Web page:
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My husband and I had a phenomenal dinner at Willow last night. I noticed that this restaurant doesn't come up much here. I hope that's not because people aren't going there. The dining public owes it to itself to make sure this place thrives.

Unless you live or work in Ballston, I suppose it isn't much of a dining destination, with only a handful of restaurants, many of them lunch spots.

This place should be in everyone's rotation - though it is slightly pricey, it is worth every dime. The food is that good. When RTS is SRO, shoot down Wilson Blvd to Ballston (it's on N. Fairfax Drive, in the same building as Rio Grande) and (apologies to Mr. Landrum) you will have just as good a meal - and that's saying a lot since we worship RTS so much that we actually cross the river to eat there.

We unfortunately didn't have much time and couldn't really do the experience justice, but what we had was just as good as it gets.

Tim had a green salad of organic greens with hearts of palm, dressed with an ethereal sherry vinaigrette and topped with shaved manchego. It doesn't get fresher than this - the greens and the cheese were of the highest quality, and the dressing was applied with a very light hand. Just incredible how important good quality ingredients are.

The rolls - not exactly Parker House, but close - were warm and fresh but needed a dash of salt.

Tim's day boat scallops were perfectly balanced with a ragu of lardons, brussel sprouts, and mushrooms, topped with a dijon mustard cream - but again, with a light hand. It is unusual that the last bite of a dish is as satisfying as the first. My pan roasted halibut was a perfect piece of fish, perfectly cooked and served over a bed of mixed squash.

For desert, Tim had a strawberry and passion fruit parfait. Heavenly, though the passion fruit in particular was so good that I would have preferred that the ratios be reversed (it was two parts strawberry to one part passion fruit). My citron tart had a home-made quality. The crust was perfect. Most tarts are filled with lemon curd. Not this one. This one had a wonderful consistency that I can't describe. Blackberry coulis on the side, and two fresh blackberries on top.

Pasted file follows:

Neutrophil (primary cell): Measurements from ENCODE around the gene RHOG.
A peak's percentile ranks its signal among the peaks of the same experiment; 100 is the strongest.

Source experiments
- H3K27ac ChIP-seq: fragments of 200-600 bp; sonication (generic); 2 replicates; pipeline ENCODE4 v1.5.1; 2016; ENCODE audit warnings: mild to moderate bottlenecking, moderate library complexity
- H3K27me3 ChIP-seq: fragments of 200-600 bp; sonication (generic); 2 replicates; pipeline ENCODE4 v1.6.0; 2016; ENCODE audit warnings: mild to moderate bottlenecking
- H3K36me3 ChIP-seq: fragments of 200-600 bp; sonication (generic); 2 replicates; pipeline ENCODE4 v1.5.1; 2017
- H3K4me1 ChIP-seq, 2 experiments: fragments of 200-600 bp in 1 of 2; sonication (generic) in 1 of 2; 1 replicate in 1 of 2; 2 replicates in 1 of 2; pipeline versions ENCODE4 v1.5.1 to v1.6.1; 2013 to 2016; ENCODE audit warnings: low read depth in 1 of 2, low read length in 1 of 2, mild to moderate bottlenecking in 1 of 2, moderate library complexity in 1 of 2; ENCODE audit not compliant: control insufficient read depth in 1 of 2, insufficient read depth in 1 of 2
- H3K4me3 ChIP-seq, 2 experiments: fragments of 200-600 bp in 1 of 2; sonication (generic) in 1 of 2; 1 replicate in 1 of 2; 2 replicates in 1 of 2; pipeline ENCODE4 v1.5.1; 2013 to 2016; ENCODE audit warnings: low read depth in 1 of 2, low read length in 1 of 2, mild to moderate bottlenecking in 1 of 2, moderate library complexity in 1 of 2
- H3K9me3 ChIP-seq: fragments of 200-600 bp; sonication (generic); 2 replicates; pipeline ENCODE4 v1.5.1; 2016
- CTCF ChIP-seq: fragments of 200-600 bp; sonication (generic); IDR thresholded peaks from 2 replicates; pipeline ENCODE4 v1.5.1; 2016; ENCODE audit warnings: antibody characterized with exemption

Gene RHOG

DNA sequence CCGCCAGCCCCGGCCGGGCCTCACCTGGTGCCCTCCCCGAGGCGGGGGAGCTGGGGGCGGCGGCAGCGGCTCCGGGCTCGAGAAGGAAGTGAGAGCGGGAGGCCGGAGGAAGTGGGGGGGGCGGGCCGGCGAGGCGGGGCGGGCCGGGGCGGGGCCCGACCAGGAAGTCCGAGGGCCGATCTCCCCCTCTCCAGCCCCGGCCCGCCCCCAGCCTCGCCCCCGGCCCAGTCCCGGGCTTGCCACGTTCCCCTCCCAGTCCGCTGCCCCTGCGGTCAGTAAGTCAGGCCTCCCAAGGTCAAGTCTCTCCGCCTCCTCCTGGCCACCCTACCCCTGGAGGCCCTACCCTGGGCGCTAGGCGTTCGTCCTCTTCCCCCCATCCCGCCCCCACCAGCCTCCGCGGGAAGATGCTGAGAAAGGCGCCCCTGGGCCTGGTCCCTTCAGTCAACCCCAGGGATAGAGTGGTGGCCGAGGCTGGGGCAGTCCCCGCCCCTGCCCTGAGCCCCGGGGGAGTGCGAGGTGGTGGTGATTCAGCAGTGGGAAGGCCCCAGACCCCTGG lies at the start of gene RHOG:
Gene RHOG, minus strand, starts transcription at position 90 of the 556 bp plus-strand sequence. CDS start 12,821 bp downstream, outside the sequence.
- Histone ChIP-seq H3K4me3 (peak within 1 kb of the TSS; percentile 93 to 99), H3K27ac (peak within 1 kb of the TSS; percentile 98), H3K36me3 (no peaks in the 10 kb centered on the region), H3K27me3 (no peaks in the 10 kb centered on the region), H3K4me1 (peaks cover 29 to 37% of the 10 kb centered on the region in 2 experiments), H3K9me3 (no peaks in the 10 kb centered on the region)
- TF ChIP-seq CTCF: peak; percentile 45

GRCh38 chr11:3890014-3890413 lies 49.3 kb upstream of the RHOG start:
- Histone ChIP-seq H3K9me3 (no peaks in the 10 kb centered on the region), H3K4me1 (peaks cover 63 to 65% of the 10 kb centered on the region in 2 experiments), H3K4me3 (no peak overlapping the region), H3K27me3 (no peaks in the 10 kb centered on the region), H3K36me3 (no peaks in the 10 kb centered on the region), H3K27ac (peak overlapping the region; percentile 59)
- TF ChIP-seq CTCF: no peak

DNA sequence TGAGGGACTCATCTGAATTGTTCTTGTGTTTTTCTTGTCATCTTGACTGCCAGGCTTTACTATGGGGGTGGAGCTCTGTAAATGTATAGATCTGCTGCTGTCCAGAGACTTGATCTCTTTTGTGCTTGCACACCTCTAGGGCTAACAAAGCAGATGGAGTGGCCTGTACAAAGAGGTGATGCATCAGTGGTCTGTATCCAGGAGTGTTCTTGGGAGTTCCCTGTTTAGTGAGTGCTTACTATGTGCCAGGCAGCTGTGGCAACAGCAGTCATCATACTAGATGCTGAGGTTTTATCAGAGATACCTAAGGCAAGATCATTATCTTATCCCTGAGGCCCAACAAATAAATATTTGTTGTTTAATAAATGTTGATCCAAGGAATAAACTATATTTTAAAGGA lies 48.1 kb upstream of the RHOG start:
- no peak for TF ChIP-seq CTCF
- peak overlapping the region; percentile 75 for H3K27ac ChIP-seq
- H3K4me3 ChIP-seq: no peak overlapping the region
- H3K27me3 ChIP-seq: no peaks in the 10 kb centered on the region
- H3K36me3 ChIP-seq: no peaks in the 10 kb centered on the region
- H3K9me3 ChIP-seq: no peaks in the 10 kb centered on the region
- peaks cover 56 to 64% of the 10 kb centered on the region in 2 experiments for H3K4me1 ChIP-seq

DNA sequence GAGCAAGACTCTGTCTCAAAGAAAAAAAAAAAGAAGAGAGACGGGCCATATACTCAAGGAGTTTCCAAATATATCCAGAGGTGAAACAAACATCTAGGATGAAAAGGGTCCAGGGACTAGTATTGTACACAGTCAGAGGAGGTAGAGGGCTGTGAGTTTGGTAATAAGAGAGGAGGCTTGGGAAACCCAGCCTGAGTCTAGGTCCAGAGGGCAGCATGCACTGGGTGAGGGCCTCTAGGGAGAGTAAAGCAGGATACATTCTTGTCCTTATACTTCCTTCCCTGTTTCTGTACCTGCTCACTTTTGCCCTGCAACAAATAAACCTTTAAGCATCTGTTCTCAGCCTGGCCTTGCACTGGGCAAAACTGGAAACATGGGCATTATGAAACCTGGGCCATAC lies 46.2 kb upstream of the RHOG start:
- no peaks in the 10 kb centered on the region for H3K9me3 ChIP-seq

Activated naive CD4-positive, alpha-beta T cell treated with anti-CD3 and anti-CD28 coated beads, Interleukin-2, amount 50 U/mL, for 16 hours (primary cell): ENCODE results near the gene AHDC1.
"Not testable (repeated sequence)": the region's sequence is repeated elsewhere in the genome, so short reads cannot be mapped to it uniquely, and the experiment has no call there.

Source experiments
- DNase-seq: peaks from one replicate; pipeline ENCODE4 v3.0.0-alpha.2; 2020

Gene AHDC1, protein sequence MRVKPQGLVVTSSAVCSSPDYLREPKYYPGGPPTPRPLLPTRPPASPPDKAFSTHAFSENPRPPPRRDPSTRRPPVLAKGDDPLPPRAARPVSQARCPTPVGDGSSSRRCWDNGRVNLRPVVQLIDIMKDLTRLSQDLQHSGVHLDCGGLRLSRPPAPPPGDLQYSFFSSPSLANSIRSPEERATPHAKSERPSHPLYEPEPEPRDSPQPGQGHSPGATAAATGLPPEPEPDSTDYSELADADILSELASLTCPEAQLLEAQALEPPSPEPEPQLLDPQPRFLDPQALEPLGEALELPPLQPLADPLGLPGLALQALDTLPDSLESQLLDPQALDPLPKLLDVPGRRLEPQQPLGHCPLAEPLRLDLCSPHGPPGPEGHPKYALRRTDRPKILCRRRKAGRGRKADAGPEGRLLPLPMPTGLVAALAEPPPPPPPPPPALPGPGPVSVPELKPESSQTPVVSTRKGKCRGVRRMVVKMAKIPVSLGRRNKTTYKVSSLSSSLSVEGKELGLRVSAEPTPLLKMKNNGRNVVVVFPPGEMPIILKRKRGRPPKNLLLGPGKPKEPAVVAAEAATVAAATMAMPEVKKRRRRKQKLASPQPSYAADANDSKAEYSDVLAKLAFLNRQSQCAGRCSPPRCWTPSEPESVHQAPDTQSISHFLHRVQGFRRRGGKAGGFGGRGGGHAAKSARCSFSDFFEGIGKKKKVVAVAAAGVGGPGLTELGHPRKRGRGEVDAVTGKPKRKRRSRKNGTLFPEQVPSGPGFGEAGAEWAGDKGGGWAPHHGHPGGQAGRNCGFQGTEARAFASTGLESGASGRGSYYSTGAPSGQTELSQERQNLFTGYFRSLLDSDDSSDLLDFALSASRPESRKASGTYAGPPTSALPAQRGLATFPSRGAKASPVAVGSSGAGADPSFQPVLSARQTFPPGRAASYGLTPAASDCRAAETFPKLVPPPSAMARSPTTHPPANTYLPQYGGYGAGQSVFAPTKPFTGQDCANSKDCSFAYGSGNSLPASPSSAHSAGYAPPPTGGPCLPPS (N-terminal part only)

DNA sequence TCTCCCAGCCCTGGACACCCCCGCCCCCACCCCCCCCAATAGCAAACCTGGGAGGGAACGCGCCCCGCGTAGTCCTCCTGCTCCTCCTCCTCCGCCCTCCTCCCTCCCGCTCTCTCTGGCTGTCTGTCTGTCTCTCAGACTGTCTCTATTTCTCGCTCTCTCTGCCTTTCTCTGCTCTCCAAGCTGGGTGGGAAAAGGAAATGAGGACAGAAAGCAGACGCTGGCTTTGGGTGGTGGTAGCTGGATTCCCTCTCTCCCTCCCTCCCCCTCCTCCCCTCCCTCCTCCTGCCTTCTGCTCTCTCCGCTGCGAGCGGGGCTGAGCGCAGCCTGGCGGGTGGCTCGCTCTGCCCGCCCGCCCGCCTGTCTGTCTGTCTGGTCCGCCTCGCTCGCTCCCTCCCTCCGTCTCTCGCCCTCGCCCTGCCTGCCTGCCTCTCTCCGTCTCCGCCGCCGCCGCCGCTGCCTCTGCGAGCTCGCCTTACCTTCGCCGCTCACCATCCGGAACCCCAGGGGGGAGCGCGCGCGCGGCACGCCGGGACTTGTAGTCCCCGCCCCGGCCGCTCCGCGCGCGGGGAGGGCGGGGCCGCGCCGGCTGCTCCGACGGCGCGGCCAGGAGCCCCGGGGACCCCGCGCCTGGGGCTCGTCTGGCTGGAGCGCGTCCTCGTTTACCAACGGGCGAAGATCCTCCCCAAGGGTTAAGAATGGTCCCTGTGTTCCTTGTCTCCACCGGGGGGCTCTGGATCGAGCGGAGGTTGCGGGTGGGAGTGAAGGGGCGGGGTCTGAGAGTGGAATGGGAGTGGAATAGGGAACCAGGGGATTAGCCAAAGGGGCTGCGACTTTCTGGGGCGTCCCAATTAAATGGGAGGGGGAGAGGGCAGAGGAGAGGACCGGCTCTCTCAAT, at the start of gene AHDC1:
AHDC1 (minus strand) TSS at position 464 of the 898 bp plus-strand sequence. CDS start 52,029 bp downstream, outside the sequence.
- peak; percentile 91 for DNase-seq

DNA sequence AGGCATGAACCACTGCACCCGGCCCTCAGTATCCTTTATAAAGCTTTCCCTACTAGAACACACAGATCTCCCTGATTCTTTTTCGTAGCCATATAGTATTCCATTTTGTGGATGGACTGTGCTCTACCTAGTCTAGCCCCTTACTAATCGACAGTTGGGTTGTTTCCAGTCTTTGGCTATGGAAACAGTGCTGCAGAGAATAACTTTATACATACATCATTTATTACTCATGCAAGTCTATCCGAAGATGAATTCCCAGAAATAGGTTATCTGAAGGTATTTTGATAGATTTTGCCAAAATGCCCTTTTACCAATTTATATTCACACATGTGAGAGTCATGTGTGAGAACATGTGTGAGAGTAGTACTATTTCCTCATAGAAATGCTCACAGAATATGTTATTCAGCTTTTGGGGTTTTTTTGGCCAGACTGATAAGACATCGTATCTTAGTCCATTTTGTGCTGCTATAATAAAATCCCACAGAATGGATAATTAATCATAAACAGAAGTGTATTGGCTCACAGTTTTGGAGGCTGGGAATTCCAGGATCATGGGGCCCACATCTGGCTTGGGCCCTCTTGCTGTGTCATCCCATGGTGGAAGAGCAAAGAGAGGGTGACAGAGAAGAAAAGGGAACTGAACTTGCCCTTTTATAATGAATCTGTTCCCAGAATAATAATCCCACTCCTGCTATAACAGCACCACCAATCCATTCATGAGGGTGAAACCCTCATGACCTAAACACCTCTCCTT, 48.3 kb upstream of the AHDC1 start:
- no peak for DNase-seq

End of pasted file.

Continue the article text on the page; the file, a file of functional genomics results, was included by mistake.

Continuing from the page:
About a year ago, I had lunch there...a delectable, juicy burger that elevated burger to the rank of real food (and I'm incredibly fussy about burgers...), and I'd always wanted to try it for dinner. Beyond all expectations, and now I need an excuse to return.

The space is so comfortable and pleasant and relaxing. Beautiful and elegant without being stuffy or fussy. Just enough decoration, superb lighting. We were there early, so I can't comment on the noise level. Only a few tables were occupied. Though there were 3 or 4 occupied right near us and we couldn't overhear conversation from any of them. The spacing of the tables seems quite nice.

There is also a private back room.

The service was pitch perfect (I think it was one of the co-owners who took care of us...). Not obtrusive, just pleasant and well-timed and thorough. We had mentioned that we didn't have much time, and the dinner was paced accordingly. It would have been nice to linger and to have had more time (for drinks, wine) but that's our excuse for a return visit.